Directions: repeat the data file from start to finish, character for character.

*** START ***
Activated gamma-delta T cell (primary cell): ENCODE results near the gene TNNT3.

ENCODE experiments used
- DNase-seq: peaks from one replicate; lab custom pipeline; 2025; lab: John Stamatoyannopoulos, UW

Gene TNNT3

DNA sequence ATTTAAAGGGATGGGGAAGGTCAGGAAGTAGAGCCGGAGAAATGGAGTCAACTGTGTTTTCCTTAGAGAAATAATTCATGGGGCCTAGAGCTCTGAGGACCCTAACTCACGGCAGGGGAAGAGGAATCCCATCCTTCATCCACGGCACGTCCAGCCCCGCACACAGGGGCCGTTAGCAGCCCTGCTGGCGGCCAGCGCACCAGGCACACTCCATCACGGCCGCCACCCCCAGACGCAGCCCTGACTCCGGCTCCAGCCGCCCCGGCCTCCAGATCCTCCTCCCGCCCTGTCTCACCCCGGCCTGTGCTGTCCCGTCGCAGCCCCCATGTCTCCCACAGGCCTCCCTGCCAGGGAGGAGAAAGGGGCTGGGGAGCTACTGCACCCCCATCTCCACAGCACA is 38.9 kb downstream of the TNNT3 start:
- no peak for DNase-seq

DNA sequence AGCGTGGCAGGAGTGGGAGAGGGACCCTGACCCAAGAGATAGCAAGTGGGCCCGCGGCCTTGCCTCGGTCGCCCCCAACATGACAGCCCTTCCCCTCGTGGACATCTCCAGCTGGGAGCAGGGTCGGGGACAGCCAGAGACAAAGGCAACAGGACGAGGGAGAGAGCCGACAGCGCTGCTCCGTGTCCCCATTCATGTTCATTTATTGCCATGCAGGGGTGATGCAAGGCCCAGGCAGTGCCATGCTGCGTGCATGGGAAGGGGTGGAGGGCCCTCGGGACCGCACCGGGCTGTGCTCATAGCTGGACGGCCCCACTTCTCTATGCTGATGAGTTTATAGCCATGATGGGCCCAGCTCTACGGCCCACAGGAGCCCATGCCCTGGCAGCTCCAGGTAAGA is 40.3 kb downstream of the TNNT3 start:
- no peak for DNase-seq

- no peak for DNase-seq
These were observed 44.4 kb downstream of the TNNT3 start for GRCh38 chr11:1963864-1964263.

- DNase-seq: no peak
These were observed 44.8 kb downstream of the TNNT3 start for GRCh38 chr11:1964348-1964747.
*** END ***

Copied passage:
Activated gamma-delta T cell (primary cell): ENCODE results near the gene TNNT3.

ENCODE experiments used
- DNase-seq: peaks from one replicate; lab custom pipeline; 2025; lab: John Stamatoyannopoulos, UW

Gene TNNT3

DNA sequence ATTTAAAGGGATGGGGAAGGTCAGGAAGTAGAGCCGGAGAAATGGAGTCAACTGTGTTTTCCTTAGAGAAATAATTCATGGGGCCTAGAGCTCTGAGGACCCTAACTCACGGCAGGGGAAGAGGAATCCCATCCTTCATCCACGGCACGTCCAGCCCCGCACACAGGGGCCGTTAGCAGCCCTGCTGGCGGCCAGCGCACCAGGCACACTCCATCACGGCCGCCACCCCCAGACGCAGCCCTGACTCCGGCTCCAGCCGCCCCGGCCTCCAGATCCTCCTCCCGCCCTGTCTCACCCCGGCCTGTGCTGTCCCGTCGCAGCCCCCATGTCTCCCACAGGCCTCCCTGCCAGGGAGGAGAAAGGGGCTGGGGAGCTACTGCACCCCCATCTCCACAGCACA is 38.9 kb downstream of the TNNT3 start:
- no peak for DNase-seq

DNA sequence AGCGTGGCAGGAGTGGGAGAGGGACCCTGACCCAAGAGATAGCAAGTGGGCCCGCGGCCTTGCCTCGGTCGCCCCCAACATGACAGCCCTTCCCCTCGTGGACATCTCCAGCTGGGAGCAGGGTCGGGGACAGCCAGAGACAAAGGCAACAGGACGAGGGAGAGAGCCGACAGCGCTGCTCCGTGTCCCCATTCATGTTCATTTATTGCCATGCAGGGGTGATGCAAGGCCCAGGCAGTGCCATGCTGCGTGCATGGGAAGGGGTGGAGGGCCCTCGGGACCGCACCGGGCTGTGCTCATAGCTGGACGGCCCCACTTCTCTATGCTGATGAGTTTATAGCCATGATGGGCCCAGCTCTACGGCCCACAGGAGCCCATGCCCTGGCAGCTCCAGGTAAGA is 40.3 kb downstream of the TNNT3 start:
- no peak for DNase-seq

- no peak for DNase-seq
These were observed 44.4 kb downstream of the TNNT3 start for GRCh38 chr11:1963864-1964263.

- DNase-seq: no peak
These were observed 44.8 kb downstream of the TNNT3 start for GRCh38 chr11:1964348-1964747.